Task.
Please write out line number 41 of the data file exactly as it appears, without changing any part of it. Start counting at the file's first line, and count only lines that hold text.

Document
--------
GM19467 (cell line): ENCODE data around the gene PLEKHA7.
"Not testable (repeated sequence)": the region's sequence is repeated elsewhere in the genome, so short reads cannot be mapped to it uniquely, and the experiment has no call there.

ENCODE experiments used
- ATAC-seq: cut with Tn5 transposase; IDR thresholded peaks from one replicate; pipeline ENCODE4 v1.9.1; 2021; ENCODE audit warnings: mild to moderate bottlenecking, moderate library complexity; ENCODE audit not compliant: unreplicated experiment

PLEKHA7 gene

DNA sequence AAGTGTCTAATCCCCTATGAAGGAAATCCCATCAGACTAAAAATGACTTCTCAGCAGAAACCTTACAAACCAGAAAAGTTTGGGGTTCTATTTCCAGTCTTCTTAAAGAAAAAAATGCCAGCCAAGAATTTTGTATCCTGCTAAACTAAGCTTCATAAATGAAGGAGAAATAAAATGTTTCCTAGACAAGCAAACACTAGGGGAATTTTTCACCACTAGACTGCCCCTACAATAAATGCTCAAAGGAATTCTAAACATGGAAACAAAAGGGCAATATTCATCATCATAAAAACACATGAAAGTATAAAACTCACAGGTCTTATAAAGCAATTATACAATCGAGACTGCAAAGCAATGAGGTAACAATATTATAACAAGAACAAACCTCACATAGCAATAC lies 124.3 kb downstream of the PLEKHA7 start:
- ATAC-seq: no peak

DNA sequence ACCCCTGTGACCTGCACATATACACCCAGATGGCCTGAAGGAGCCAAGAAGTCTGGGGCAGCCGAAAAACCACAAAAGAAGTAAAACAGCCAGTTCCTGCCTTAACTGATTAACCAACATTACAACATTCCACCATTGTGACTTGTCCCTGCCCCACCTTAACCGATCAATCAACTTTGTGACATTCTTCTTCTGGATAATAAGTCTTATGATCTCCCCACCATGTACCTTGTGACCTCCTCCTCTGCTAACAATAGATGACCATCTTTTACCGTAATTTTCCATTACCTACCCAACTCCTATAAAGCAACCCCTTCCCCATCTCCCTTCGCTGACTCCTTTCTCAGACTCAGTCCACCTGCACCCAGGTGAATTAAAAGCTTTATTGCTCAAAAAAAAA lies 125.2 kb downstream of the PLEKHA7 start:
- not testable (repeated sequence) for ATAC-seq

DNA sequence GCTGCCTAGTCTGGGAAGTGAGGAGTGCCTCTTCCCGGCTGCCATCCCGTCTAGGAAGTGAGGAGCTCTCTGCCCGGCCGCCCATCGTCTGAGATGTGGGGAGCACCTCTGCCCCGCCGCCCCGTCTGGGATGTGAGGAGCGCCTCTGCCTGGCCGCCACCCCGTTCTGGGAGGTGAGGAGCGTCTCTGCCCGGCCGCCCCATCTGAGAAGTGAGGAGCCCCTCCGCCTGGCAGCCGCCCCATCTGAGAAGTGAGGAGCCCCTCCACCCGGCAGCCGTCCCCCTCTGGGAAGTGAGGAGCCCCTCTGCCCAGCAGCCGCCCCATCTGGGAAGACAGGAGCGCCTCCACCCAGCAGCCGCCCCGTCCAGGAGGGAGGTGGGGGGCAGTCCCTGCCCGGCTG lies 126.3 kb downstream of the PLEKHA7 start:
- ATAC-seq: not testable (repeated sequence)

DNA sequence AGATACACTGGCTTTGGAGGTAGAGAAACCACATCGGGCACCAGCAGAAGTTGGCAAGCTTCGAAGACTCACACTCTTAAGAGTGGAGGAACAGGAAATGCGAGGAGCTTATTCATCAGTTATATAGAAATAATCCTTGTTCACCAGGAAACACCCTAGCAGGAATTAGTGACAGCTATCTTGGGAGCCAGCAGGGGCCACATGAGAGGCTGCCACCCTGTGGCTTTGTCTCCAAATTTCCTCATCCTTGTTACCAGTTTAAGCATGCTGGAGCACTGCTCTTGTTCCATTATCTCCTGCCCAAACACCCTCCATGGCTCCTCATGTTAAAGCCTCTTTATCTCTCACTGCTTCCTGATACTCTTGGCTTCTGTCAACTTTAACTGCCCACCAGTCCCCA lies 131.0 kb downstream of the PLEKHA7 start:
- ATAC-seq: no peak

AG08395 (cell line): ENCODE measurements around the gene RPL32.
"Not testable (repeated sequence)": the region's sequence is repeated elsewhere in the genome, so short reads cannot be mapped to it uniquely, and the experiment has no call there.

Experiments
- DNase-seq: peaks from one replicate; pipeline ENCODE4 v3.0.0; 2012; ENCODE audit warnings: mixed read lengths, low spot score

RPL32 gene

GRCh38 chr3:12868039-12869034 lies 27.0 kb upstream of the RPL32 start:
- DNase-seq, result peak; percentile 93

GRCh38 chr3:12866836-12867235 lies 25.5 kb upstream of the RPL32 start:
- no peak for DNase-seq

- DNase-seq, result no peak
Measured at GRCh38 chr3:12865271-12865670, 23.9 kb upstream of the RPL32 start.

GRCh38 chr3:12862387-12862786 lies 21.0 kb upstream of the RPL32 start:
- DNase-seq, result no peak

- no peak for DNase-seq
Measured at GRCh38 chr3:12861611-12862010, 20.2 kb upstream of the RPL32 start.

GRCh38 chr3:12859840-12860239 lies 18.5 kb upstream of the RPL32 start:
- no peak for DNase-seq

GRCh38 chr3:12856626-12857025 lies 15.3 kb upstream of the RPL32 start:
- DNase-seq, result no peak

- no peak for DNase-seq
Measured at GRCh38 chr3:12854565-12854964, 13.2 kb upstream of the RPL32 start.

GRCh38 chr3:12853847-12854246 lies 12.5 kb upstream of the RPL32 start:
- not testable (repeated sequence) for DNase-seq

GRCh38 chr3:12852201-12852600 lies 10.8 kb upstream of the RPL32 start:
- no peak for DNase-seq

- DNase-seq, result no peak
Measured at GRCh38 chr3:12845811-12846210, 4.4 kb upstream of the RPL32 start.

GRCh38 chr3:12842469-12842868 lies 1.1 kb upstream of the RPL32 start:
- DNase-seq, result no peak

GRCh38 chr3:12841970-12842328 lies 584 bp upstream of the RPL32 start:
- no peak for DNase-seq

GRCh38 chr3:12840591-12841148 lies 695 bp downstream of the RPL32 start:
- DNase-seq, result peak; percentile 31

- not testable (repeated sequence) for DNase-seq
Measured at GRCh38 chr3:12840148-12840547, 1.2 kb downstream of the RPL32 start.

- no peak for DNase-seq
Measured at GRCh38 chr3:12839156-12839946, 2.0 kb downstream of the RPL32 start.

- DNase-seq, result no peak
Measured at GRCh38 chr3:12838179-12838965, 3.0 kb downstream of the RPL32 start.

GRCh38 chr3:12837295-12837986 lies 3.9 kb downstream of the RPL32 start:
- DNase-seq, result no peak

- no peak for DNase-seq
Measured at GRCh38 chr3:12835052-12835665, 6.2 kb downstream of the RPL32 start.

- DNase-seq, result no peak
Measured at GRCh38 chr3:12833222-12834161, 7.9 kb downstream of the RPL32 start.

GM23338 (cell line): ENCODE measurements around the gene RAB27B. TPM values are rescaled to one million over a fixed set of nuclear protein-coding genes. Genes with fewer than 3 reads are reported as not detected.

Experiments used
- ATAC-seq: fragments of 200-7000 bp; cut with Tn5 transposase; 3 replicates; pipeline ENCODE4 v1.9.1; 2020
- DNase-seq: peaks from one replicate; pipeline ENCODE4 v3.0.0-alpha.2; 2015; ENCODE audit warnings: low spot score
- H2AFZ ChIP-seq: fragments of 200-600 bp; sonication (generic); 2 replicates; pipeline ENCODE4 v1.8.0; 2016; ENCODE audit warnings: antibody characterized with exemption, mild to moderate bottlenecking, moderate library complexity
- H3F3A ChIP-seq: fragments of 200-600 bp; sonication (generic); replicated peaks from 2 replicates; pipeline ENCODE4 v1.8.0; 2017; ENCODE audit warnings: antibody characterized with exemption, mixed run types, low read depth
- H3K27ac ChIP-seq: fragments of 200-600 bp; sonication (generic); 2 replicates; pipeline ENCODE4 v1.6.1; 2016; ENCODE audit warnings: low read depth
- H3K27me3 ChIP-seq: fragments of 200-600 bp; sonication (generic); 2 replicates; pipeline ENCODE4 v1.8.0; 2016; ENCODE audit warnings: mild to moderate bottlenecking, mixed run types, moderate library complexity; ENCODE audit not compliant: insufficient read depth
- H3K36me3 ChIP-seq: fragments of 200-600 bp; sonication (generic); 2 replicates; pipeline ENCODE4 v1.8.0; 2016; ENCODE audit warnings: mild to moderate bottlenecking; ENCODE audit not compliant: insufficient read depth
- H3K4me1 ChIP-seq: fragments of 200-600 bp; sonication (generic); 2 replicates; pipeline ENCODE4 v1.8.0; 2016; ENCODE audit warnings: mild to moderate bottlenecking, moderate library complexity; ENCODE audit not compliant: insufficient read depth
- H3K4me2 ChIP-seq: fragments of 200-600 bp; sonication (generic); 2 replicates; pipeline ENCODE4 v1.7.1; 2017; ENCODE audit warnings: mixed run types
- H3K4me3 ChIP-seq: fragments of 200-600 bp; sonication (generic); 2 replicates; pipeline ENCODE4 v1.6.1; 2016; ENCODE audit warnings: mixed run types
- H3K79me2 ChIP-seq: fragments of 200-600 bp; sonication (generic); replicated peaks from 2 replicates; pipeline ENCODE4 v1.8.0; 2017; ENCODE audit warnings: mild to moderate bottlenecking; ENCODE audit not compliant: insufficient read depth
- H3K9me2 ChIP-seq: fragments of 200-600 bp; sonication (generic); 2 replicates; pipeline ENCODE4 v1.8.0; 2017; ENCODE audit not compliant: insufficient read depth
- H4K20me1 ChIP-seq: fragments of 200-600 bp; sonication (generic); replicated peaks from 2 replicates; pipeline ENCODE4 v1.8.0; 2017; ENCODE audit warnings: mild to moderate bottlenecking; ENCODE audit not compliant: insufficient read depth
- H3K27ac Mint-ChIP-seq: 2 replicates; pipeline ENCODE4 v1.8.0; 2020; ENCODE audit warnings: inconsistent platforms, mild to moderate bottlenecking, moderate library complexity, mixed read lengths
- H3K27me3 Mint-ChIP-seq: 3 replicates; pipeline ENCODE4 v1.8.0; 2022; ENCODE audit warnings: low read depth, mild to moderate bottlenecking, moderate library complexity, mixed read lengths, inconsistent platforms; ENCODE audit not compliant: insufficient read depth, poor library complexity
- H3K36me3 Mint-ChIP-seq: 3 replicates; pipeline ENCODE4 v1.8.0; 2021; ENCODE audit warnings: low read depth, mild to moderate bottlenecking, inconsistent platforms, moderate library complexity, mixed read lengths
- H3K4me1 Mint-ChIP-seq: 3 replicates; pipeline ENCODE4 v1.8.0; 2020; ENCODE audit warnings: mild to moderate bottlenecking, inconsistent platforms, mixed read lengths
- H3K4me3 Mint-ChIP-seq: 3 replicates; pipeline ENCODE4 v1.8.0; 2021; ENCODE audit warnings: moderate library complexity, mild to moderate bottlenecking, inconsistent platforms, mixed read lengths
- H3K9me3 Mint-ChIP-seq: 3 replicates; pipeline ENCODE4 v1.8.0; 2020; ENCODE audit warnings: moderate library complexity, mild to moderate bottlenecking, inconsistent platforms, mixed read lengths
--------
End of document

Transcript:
GRCh38 chr3:12842469-12842868 lies 1.1 kb upstream of the RPL32 start: